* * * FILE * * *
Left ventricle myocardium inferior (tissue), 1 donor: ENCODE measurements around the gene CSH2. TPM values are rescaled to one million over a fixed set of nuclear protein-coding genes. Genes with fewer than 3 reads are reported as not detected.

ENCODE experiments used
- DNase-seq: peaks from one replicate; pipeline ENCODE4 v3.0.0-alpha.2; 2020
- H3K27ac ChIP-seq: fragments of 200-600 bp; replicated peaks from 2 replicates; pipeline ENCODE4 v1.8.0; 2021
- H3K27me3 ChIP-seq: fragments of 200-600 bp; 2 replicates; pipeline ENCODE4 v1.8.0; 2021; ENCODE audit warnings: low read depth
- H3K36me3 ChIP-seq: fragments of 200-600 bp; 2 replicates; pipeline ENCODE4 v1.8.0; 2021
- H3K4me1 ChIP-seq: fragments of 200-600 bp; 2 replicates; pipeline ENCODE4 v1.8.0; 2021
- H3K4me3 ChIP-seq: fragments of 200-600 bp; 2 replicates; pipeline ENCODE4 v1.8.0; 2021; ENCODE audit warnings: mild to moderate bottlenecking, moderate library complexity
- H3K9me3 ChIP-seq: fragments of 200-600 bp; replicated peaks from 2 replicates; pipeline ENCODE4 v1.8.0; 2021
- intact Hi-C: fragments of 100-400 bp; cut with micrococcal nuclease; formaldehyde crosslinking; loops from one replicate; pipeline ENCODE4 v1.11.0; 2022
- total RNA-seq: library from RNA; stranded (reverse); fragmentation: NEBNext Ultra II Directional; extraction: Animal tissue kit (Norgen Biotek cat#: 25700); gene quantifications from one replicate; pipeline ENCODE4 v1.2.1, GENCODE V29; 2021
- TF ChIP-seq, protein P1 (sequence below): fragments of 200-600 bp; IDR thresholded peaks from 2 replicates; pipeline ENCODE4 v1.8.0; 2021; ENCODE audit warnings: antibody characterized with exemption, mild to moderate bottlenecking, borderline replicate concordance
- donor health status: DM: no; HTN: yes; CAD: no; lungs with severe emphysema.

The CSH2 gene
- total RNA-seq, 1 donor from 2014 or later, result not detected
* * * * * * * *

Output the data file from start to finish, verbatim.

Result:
Left ventricle myocardium inferior (tissue), 1 donor: ENCODE measurements around the gene CSH2. TPM values are rescaled to one million over a fixed set of nuclear protein-coding genes. Genes with fewer than 3 reads are reported as not detected.

ENCODE experiments used
- DNase-seq: peaks from one replicate; pipeline ENCODE4 v3.0.0-alpha.2; 2020
- H3K27ac ChIP-seq: fragments of 200-600 bp; replicated peaks from 2 replicates; pipeline ENCODE4 v1.8.0; 2021
- H3K27me3 ChIP-seq: fragments of 200-600 bp; 2 replicates; pipeline ENCODE4 v1.8.0; 2021; ENCODE audit warnings: low read depth
- H3K36me3 ChIP-seq: fragments of 200-600 bp; 2 replicates; pipeline ENCODE4 v1.8.0; 2021
- H3K4me1 ChIP-seq: fragments of 200-600 bp; 2 replicates; pipeline ENCODE4 v1.8.0; 2021
- H3K4me3 ChIP-seq: fragments of 200-600 bp; 2 replicates; pipeline ENCODE4 v1.8.0; 2021; ENCODE audit warnings: mild to moderate bottlenecking, moderate library complexity
- H3K9me3 ChIP-seq: fragments of 200-600 bp; replicated peaks from 2 replicates; pipeline ENCODE4 v1.8.0; 2021
- intact Hi-C: fragments of 100-400 bp; cut with micrococcal nuclease; formaldehyde crosslinking; loops from one replicate; pipeline ENCODE4 v1.11.0; 2022
- total RNA-seq: library from RNA; stranded (reverse); fragmentation: NEBNext Ultra II Directional; extraction: Animal tissue kit (Norgen Biotek cat#: 25700); gene quantifications from one replicate; pipeline ENCODE4 v1.2.1, GENCODE V29; 2021
- TF ChIP-seq, protein P1 (sequence below): fragments of 200-600 bp; IDR thresholded peaks from 2 replicates; pipeline ENCODE4 v1.8.0; 2021; ENCODE audit warnings: antibody characterized with exemption, mild to moderate bottlenecking, borderline replicate concordance
- donor health status: DM: no; HTN: yes; CAD: no; lungs with severe emphysema.

The CSH2 gene
- total RNA-seq, 1 donor from 2014 or later, result not detected